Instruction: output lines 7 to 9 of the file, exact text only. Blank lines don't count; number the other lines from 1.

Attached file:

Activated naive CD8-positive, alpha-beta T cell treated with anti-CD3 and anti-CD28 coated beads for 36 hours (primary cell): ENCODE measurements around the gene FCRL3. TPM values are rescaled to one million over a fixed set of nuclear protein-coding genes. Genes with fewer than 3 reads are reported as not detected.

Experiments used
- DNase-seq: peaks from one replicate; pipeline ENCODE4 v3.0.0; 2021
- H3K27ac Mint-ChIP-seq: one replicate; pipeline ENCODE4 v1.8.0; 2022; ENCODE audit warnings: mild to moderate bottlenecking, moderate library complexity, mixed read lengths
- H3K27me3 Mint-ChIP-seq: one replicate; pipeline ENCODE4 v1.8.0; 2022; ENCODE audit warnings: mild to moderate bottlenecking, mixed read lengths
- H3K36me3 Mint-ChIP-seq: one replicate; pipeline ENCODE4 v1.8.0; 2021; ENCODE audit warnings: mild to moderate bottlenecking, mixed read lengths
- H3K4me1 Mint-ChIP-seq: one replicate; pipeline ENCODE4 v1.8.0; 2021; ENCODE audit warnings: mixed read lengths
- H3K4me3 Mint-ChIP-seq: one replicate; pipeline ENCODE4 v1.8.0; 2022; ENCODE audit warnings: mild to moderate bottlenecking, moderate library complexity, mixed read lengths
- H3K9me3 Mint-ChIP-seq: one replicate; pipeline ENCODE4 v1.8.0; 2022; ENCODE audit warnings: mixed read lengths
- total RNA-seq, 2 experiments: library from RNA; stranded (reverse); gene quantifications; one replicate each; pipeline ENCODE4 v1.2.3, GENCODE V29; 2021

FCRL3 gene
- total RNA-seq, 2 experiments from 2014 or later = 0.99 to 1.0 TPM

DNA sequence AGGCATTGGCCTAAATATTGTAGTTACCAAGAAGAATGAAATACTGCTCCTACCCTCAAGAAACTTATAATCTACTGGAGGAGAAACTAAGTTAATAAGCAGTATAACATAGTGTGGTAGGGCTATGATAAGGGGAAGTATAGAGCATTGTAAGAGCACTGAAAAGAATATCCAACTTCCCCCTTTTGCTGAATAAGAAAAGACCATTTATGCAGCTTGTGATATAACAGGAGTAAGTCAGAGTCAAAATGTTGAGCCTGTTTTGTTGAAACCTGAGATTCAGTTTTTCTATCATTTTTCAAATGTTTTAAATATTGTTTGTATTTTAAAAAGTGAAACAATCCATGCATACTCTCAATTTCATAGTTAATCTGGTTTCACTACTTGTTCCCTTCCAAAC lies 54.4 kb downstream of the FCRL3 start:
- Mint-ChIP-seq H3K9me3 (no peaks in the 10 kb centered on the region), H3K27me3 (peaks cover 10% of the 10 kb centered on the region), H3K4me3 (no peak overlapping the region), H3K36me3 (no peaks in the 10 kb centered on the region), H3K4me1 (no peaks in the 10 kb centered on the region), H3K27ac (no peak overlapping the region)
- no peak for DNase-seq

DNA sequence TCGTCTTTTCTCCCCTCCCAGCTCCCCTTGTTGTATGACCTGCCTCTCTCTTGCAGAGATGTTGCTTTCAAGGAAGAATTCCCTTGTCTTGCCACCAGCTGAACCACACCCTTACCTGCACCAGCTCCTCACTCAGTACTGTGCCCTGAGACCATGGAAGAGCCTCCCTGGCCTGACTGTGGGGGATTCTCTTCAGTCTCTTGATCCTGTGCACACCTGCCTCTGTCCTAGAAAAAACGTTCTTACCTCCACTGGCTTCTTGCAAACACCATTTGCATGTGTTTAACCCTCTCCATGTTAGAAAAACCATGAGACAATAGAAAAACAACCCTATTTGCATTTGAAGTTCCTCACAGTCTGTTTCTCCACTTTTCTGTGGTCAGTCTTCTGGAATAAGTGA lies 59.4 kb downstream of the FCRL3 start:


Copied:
- H3K4me1 Mint-ChIP-seq: one replicate; pipeline ENCODE4 v1.8.0; 2021; ENCODE audit warnings: mixed read lengths
- H3K4me3 Mint-ChIP-seq: one replicate; pipeline ENCODE4 v1.8.0; 2022; ENCODE audit warnings: mild to moderate bottlenecking, moderate library complexity, mixed read lengths
- H3K9me3 Mint-ChIP-seq: one replicate; pipeline ENCODE4 v1.8.0; 2022; ENCODE audit warnings: mixed read lengths